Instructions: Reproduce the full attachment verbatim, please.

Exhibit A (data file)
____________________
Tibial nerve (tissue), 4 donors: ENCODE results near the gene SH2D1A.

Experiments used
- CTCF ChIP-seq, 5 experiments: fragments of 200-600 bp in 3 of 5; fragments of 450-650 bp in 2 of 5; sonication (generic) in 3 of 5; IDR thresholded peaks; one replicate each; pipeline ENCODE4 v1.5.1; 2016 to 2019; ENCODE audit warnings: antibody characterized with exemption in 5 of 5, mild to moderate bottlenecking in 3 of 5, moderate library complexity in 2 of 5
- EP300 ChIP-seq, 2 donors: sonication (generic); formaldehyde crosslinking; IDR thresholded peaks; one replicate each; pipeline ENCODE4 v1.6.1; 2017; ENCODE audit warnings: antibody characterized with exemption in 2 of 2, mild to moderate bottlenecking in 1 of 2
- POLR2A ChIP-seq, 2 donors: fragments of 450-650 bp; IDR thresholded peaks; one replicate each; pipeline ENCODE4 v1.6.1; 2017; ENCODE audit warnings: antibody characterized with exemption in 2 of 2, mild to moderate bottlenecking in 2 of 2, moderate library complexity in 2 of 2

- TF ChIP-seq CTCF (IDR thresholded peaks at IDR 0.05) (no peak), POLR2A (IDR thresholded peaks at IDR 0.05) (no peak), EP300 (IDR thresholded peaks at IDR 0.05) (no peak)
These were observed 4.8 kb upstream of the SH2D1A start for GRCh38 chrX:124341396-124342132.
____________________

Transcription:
Tibial nerve (tissue), 4 donors: ENCODE results near the gene SH2D1A.

Experiments used
- CTCF ChIP-seq, 5 experiments: fragments of 200-600 bp in 3 of 5; fragments of 450-650 bp in 2 of 5; sonication (generic) in 3 of 5; IDR thresholded peaks; one replicate each; pipeline ENCODE4 v1.5.1; 2016 to 2019; ENCODE audit warnings: antibody characterized with exemption in 5 of 5, mild to moderate bottlenecking in 3 of 5, moderate library complexity in 2 of 5
- EP300 ChIP-seq, 2 donors: sonication (generic); formaldehyde crosslinking; IDR thresholded peaks; one replicate each; pipeline ENCODE4 v1.6.1; 2017; ENCODE audit warnings: antibody characterized with exemption in 2 of 2, mild to moderate bottlenecking in 1 of 2
- POLR2A ChIP-seq, 2 donors: fragments of 450-650 bp; IDR thresholded peaks; one replicate each; pipeline ENCODE4 v1.6.1; 2017; ENCODE audit warnings: antibody characterized with exemption in 2 of 2, mild to moderate bottlenecking in 2 of 2, moderate library complexity in 2 of 2

- TF ChIP-seq CTCF (IDR thresholded peaks at IDR 0.05) (no peak), POLR2A (IDR thresholded peaks at IDR 0.05) (no peak), EP300 (IDR thresholded peaks at IDR 0.05) (no peak)
These were observed 4.8 kb upstream of the SH2D1A start for GRCh38 chrX:124341396-124342132.